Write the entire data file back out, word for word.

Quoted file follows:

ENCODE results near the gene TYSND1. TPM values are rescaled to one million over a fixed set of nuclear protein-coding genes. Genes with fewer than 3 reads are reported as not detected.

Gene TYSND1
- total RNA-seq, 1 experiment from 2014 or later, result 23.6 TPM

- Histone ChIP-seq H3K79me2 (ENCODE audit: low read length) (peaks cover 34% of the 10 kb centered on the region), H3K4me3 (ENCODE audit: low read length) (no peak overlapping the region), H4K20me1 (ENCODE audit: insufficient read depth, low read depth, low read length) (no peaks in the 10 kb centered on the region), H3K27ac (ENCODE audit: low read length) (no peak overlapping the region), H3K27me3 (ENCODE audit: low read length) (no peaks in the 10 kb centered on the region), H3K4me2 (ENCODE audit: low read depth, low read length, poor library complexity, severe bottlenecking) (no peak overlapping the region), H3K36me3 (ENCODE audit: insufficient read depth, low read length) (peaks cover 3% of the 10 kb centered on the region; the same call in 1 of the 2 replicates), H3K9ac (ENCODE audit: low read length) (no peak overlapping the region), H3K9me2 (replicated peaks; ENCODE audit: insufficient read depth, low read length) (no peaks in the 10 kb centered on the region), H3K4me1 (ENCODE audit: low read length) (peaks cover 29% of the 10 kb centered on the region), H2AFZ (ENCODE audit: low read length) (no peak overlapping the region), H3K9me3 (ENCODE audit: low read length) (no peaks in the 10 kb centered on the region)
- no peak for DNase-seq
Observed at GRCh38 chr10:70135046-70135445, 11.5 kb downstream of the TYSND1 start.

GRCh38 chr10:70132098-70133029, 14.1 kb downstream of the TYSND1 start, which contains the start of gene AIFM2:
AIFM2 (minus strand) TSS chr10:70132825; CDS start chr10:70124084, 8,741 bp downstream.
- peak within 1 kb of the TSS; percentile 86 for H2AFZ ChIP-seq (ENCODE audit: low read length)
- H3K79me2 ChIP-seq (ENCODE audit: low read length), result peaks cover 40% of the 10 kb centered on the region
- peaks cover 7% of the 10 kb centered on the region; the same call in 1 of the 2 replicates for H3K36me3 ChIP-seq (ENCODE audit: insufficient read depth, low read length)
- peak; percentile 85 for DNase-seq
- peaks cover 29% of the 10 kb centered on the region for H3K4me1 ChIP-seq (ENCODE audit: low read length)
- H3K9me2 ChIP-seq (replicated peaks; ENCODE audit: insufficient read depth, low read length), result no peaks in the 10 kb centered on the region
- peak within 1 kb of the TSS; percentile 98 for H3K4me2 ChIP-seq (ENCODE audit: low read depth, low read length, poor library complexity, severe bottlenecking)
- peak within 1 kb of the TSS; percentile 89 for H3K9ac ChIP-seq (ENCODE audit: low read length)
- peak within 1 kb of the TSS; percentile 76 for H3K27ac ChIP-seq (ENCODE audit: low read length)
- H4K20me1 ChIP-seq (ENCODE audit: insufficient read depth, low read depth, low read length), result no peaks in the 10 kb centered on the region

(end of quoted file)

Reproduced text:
ENCODE results near the gene TYSND1. TPM values are rescaled to one million over a fixed set of nuclear protein-coding genes. Genes with fewer than 3 reads are reported as not detected.

Gene TYSND1
- total RNA-seq, 1 experiment from 2014 or later, result 23.6 TPM

- Histone ChIP-seq H3K79me2 (ENCODE audit: low read length) (peaks cover 34% of the 10 kb centered on the region), H3K4me3 (ENCODE audit: low read length) (no peak overlapping the region), H4K20me1 (ENCODE audit: insufficient read depth, low read depth, low read length) (no peaks in the 10 kb centered on the region), H3K27ac (ENCODE audit: low read length) (no peak overlapping the region), H3K27me3 (ENCODE audit: low read length) (no peaks in the 10 kb centered on the region), H3K4me2 (ENCODE audit: low read depth, low read length, poor library complexity, severe bottlenecking) (no peak overlapping the region), H3K36me3 (ENCODE audit: insufficient read depth, low read length) (peaks cover 3% of the 10 kb centered on the region; the same call in 1 of the 2 replicates), H3K9ac (ENCODE audit: low read length) (no peak overlapping the region), H3K9me2 (replicated peaks; ENCODE audit: insufficient read depth, low read length) (no peaks in the 10 kb centered on the region), H3K4me1 (ENCODE audit: low read length) (peaks cover 29% of the 10 kb centered on the region), H2AFZ (ENCODE audit: low read length) (no peak overlapping the region), H3K9me3 (ENCODE audit: low read length) (no peaks in the 10 kb centered on the region)
- no peak for DNase-seq
Observed at GRCh38 chr10:70135046-70135445, 11.5 kb downstream of the TYSND1 start.

GRCh38 chr10:70132098-70133029, 14.1 kb downstream of the TYSND1 start, which contains the start of gene AIFM2:
AIFM2 (minus strand) TSS chr10:70132825; CDS start chr10:70124084, 8,741 bp downstream.
- peak within 1 kb of the TSS; percentile 86 for H2AFZ ChIP-seq (ENCODE audit: low read length)
- H3K79me2 ChIP-seq (ENCODE audit: low read length), result peaks cover 40% of the 10 kb centered on the region
- peaks cover 7% of the 10 kb centered on the region; the same call in 1 of the 2 replicates for H3K36me3 ChIP-seq (ENCODE audit: insufficient read depth, low read length)
- peak; percentile 85 for DNase-seq
- peaks cover 29% of the 10 kb centered on the region for H3K4me1 ChIP-seq (ENCODE audit: low read length)
- H3K9me2 ChIP-seq (replicated peaks; ENCODE audit: insufficient read depth, low read length), result no peaks in the 10 kb centered on the region
- peak within 1 kb of the TSS; percentile 98 for H3K4me2 ChIP-seq (ENCODE audit: low read depth, low read length, poor library complexity, severe bottlenecking)
- peak within 1 kb of the TSS; percentile 89 for H3K9ac ChIP-seq (ENCODE audit: low read length)
- peak within 1 kb of the TSS; percentile 76 for H3K27ac ChIP-seq (ENCODE audit: low read length)
- H4K20me1 ChIP-seq (ENCODE audit: insufficient read depth, low read depth, low read length), result no peaks in the 10 kb centered on the region